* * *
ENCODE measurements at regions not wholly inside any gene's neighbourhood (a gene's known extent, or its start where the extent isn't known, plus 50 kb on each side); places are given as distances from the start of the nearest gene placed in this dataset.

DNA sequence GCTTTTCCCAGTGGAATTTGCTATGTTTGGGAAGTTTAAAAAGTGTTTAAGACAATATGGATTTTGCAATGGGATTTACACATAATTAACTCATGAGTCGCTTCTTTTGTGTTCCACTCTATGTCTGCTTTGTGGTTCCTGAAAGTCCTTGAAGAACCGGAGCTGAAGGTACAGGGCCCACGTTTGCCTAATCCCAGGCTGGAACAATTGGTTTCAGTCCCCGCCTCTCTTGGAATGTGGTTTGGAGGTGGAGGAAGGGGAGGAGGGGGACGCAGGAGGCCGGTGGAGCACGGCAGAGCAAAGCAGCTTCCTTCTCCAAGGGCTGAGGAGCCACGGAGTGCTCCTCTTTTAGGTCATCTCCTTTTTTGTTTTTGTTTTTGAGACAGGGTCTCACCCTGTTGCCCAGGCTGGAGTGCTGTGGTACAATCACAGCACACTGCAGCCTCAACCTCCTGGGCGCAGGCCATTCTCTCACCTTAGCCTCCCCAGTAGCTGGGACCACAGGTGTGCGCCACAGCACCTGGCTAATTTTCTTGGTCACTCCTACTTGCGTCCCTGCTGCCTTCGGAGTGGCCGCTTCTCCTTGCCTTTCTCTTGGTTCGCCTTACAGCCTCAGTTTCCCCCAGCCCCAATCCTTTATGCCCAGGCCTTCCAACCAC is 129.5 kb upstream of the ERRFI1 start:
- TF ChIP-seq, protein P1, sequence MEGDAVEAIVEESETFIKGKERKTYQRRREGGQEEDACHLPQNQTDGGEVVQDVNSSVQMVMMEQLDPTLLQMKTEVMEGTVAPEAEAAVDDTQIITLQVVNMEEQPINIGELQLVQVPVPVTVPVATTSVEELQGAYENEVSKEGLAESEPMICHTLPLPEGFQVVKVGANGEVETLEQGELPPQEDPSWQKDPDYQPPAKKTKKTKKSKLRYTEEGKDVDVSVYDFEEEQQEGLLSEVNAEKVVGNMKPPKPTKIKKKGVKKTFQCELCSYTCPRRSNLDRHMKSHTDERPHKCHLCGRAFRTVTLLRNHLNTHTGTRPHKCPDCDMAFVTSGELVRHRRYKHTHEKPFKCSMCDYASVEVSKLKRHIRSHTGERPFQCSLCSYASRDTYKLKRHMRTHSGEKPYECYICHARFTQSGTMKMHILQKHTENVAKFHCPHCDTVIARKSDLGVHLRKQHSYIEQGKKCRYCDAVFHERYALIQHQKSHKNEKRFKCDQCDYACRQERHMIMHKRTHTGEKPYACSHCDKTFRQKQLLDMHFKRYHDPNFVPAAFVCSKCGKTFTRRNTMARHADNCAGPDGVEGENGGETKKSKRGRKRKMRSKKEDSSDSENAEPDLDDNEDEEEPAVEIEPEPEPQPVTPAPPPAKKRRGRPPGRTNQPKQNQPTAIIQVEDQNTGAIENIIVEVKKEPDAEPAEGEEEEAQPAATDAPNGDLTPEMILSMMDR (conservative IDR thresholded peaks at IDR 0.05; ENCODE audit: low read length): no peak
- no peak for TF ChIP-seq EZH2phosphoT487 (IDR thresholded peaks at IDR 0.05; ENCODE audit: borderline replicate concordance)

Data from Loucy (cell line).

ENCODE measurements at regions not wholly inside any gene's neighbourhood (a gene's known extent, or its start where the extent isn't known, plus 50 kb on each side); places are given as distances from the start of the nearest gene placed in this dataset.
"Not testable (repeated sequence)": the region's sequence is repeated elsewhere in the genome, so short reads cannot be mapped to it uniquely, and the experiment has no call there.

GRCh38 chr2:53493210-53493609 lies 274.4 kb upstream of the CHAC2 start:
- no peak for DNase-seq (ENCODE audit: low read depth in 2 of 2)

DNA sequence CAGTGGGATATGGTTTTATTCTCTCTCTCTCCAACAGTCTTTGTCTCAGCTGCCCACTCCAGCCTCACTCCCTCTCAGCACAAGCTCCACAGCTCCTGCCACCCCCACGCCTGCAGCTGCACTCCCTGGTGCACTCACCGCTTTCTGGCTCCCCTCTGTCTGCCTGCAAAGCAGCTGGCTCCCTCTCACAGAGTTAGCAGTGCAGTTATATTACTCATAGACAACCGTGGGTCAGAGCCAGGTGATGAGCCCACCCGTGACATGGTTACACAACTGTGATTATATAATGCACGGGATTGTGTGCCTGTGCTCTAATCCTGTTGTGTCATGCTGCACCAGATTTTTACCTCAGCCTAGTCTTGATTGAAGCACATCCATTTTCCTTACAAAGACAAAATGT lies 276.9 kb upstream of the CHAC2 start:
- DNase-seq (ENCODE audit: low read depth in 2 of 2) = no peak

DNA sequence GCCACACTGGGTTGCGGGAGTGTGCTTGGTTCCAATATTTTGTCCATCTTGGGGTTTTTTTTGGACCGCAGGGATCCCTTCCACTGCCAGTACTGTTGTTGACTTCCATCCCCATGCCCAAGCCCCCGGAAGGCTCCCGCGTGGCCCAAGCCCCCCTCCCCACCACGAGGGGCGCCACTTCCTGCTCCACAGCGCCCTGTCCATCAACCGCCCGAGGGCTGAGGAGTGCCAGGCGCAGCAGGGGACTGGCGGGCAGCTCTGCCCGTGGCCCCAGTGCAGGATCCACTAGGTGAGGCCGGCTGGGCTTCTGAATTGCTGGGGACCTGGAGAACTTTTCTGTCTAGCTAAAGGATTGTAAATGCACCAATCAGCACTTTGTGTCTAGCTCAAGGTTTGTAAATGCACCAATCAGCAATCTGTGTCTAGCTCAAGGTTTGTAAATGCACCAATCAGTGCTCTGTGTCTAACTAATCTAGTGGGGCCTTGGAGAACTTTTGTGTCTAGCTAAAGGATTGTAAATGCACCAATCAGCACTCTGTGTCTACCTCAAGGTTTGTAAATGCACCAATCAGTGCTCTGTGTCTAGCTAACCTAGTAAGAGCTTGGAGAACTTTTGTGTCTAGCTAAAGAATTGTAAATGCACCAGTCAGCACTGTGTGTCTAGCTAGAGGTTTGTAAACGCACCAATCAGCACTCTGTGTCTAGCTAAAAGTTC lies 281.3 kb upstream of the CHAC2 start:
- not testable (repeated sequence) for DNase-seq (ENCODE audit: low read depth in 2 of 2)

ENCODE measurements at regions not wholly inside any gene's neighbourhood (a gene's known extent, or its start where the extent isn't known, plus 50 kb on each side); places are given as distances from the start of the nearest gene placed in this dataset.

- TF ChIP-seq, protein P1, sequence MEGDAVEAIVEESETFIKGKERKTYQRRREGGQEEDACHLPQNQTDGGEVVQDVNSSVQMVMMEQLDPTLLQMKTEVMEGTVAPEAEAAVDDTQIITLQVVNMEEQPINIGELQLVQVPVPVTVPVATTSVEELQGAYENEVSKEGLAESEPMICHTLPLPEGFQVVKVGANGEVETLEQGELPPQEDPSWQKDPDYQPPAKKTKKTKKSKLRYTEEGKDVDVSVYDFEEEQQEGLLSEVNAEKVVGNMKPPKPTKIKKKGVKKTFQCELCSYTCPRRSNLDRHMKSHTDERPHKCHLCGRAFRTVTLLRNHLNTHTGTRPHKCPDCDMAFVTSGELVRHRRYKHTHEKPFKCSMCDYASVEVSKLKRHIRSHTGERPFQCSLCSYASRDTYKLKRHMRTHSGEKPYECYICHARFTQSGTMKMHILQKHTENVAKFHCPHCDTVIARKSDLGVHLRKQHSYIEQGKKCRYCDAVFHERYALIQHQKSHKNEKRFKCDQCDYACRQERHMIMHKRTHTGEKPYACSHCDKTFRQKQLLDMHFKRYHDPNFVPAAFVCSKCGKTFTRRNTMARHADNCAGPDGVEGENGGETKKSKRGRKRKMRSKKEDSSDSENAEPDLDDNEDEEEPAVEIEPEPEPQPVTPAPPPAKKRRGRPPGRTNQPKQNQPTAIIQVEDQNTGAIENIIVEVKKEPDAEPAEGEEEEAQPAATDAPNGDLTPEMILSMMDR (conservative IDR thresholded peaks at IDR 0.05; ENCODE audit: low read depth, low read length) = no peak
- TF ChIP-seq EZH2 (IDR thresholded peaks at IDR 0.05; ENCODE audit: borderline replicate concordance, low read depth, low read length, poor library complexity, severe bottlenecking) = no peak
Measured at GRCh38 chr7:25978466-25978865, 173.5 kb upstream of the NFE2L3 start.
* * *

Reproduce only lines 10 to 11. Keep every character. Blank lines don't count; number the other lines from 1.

DNA sequence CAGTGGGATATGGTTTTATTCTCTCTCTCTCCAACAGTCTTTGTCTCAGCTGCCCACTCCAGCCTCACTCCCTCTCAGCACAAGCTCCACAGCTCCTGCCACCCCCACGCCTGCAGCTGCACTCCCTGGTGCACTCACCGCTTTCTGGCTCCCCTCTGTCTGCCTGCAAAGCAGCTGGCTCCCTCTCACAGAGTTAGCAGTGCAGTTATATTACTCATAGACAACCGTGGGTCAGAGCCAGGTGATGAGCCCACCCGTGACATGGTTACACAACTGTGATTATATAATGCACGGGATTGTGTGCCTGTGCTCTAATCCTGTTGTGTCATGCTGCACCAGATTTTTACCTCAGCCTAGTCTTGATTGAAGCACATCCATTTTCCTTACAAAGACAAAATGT lies 276.9 kb upstream of the CHAC2 start:
- DNase-seq (ENCODE audit: low read depth in 2 of 2) = no peak